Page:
Both of these words refer to the action of putting something down on a surface, or an object/person/animal resting on a surface.
However, lay has a direct object and lie does not.
A direct object is the thing that “receives” the action of the verb.
So when you put your body horizontally on the bed or sofa, you lie down.
When you put a book on the table, you lay the book down. (“book” is the direct object)
You can say that this cat is lying on the piano:
But if you are putting various photos onto a table, you would be laying the photos on the table (“photos” is the direct object)
Now here’s the confusing part: The past tense of lie is lay!
Here are two sentences in the past:
- With LIE in the past:
Last night I wasn’t feeling well, so I lay down for an hour.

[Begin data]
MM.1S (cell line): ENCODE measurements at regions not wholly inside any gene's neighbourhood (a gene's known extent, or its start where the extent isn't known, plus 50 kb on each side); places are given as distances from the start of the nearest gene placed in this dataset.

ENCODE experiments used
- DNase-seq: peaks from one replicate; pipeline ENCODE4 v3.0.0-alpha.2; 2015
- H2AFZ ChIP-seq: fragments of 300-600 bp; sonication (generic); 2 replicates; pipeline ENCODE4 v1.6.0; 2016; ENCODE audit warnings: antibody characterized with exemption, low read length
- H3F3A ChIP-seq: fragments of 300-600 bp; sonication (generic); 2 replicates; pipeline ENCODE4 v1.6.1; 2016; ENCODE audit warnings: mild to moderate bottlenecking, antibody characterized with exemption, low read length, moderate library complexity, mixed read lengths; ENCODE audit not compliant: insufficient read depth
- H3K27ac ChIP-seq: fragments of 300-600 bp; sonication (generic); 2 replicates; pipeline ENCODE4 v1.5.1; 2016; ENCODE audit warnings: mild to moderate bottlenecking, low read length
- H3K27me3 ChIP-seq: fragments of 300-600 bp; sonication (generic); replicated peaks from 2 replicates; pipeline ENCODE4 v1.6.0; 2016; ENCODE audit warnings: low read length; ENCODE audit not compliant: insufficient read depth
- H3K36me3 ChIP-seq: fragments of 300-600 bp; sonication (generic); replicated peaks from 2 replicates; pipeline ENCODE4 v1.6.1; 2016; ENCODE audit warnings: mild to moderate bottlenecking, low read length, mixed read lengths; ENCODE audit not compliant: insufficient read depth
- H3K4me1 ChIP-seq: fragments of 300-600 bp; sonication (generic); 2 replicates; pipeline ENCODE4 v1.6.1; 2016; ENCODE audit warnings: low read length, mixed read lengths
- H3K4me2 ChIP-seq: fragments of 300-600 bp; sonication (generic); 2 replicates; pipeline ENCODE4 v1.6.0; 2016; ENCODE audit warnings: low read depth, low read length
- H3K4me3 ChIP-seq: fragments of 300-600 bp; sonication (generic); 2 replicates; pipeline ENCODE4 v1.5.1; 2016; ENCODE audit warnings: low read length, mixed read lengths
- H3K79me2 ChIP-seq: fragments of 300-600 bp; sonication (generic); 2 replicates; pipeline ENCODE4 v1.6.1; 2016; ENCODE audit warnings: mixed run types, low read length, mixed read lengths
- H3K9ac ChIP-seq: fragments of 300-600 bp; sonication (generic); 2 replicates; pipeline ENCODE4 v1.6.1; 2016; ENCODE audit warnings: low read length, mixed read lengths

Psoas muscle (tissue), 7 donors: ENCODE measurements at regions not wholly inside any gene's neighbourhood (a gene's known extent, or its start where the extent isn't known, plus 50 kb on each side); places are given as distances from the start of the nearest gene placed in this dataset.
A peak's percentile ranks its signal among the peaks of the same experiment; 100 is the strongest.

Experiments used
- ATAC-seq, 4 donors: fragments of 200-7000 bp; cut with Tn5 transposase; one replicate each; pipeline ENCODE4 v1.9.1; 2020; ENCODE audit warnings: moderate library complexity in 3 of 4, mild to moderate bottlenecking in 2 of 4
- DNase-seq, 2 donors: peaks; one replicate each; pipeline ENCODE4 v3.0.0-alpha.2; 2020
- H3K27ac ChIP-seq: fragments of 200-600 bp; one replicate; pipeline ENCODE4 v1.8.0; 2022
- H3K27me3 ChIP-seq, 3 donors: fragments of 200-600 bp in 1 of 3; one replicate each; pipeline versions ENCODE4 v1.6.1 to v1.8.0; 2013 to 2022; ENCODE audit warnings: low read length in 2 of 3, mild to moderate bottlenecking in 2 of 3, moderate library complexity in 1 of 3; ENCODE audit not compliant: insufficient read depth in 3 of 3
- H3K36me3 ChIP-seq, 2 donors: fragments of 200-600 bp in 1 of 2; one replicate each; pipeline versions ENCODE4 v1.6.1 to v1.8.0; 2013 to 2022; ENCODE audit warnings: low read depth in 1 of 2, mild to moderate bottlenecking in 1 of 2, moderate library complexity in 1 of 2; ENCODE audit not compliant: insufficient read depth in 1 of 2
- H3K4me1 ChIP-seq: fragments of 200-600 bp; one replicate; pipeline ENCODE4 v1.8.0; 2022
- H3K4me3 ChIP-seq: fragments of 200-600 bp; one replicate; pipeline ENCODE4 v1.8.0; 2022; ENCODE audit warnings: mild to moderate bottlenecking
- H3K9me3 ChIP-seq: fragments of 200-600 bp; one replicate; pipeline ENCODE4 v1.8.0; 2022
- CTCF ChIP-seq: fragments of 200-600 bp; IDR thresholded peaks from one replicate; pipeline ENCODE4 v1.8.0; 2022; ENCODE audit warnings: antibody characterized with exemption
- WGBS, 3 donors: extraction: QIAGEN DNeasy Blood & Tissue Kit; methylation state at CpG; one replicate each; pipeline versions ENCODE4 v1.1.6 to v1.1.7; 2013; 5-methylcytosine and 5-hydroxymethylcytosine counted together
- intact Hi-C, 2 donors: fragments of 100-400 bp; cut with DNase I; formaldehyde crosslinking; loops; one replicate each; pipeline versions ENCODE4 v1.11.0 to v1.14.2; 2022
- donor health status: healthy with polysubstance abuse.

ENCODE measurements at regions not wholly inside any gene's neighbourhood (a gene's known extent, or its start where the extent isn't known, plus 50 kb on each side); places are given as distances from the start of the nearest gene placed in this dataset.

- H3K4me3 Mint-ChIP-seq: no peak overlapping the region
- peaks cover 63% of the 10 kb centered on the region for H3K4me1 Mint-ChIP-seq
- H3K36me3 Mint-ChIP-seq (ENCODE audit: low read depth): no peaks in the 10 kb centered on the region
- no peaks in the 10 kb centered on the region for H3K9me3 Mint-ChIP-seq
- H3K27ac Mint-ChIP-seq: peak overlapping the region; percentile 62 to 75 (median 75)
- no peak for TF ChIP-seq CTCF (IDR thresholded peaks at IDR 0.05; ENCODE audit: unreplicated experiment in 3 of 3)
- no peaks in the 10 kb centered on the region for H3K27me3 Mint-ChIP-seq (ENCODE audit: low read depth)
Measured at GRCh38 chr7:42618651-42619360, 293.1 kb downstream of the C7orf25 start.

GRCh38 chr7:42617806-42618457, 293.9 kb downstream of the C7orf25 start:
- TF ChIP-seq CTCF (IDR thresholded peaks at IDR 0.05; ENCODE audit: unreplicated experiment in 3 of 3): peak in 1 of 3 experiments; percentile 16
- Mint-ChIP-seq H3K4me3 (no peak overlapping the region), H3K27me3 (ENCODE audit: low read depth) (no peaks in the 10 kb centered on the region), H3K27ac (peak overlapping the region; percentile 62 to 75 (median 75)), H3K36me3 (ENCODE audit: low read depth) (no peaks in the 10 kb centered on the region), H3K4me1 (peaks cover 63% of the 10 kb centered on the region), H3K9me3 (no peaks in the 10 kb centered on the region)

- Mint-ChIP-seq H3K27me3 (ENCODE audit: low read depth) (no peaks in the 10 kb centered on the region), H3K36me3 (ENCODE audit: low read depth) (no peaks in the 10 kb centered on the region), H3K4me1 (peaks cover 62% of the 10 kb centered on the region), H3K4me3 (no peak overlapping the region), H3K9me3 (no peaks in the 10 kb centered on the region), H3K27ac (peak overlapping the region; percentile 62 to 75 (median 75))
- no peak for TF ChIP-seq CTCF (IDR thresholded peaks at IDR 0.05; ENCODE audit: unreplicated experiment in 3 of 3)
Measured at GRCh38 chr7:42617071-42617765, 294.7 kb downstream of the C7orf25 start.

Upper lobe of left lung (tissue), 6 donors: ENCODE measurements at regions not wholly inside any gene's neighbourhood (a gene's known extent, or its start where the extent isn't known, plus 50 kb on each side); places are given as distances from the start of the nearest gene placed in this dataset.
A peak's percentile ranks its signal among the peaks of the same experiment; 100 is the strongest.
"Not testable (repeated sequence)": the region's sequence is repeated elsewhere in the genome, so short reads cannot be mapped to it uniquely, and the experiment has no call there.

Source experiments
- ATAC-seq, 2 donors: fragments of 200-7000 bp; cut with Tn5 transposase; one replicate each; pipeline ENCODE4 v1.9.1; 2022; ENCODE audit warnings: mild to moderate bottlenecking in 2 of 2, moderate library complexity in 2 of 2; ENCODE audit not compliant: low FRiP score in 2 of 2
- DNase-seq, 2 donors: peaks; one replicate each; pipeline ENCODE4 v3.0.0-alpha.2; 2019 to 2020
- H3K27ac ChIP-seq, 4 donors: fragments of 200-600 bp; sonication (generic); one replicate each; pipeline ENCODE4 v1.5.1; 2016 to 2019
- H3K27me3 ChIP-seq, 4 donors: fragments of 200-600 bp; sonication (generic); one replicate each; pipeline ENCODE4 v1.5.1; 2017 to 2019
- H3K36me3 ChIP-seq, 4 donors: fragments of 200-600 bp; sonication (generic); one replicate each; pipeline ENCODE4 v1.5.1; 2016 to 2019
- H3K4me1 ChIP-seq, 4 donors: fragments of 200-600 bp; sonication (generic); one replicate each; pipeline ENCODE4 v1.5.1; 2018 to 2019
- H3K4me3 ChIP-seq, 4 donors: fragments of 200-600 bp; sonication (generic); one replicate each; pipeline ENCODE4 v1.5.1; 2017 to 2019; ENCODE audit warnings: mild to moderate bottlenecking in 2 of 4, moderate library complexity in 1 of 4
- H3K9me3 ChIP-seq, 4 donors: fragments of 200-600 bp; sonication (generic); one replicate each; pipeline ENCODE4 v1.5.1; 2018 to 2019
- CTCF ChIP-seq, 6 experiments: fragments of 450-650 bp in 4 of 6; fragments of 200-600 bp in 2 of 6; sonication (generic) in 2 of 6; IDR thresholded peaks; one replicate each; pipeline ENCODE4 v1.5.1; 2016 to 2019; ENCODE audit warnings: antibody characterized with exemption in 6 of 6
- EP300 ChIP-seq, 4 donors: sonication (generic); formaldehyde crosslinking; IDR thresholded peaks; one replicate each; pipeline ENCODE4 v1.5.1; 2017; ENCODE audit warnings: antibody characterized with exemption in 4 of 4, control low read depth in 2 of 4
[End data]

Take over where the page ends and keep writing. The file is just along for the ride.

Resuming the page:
- With LAY in the past:
I laid the book down when the phone rang.
Even native English speakers mix these up; some people say “I’m not feeling well – I need to lay down” when the correct phrase would be “I’m not feeling well – I need to lie down.”
Two forms of the verb LIE
The other confusing part is that the verb LIE has two forms/meanings:
- Lie – put something on a surface
Ex) The cat is lying on the piano.
- Lie – say something false, say something that is not true
Ex) He said he got a good grade, but he’s lying. He actually failed the test.
These two forms of the verb LIE have different forms in the past and past participle:
(something on surface)
that isn’t true)
So in the past, we would say:
- The cat lay on the piano for three hours last night.
- David lied about his final test grade last semester.